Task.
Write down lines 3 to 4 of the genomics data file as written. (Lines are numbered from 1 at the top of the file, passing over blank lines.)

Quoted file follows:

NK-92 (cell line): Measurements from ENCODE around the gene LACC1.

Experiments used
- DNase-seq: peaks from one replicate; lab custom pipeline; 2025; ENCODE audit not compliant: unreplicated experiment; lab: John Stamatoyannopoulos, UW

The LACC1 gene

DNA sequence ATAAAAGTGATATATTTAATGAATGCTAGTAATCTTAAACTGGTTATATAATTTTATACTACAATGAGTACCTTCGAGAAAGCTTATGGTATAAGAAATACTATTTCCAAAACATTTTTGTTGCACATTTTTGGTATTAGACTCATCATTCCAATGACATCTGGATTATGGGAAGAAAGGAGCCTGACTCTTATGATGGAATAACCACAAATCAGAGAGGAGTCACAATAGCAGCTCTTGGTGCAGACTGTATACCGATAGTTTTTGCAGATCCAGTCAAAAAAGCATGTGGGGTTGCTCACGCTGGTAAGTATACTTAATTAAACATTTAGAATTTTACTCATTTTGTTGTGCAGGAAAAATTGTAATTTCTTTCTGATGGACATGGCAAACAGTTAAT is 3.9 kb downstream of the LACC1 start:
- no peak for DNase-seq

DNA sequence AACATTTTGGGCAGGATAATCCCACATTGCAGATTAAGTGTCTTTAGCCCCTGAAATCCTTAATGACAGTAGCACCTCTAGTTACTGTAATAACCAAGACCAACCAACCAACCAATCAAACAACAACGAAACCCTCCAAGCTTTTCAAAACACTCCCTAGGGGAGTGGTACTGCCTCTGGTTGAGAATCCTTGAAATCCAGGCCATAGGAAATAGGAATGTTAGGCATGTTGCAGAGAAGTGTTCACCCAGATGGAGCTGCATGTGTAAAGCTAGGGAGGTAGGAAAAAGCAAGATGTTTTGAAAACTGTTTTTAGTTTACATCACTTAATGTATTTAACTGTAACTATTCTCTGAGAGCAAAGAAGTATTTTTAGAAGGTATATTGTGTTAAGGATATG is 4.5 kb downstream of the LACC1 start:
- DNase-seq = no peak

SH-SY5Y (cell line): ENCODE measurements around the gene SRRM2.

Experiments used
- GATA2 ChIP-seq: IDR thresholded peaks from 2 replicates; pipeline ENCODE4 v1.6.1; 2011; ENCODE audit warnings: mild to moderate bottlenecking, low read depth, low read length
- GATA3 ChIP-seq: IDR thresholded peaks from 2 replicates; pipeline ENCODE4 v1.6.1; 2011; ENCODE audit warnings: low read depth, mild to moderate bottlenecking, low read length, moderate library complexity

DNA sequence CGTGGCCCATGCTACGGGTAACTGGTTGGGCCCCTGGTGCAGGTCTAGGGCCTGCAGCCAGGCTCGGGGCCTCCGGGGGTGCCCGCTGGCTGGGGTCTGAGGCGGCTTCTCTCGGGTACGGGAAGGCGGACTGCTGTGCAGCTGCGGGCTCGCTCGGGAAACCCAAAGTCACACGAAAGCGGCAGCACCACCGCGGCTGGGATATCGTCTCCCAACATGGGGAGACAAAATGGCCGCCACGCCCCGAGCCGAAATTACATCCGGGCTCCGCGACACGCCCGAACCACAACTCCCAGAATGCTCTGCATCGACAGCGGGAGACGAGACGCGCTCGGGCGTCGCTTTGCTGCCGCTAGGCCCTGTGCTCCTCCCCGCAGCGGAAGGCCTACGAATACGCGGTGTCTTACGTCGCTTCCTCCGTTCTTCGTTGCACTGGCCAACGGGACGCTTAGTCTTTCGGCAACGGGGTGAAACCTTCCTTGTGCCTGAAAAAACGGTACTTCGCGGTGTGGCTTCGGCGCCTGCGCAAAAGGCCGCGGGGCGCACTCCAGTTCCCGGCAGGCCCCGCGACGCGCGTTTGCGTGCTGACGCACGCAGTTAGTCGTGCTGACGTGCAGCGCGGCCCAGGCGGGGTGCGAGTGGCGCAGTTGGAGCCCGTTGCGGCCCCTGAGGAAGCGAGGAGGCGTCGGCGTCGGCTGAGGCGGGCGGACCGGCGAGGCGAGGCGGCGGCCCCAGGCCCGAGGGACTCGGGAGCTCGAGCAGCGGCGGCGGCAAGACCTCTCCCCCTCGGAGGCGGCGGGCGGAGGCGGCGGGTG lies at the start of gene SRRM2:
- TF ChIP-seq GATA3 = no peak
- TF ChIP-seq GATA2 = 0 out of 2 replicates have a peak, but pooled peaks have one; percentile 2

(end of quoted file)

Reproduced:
- DNase-seq: peaks from one replicate; lab custom pipeline; 2025; ENCODE audit not compliant: unreplicated experiment; lab: John Stamatoyannopoulos, UW

The LACC1 gene